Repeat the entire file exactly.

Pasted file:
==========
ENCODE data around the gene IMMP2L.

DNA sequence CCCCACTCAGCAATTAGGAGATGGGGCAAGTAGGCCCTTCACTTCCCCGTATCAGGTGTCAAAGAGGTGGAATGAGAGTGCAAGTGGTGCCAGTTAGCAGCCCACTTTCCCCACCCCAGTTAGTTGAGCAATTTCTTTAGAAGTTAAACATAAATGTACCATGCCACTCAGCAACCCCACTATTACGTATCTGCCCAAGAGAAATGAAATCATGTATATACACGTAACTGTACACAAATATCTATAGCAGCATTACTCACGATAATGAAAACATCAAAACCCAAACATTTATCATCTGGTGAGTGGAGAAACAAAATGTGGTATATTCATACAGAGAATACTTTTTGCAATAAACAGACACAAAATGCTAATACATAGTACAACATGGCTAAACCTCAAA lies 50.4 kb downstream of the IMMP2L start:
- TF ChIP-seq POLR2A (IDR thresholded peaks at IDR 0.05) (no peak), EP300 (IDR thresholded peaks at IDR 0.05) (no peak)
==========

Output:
ENCODE data around the gene IMMP2L.

DNA sequence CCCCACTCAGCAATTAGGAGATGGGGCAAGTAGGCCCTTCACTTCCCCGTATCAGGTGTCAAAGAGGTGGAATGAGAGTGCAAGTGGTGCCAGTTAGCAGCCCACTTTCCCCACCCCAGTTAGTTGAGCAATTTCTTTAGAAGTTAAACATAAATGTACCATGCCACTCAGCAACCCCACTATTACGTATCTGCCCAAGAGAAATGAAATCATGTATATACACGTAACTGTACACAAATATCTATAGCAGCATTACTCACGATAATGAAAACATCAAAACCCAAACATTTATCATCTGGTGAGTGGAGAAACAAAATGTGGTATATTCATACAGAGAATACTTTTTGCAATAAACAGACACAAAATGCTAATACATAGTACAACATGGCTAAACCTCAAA lies 50.4 kb downstream of the IMMP2L start:
- TF ChIP-seq POLR2A (IDR thresholded peaks at IDR 0.05) (no peak), EP300 (IDR thresholded peaks at IDR 0.05) (no peak)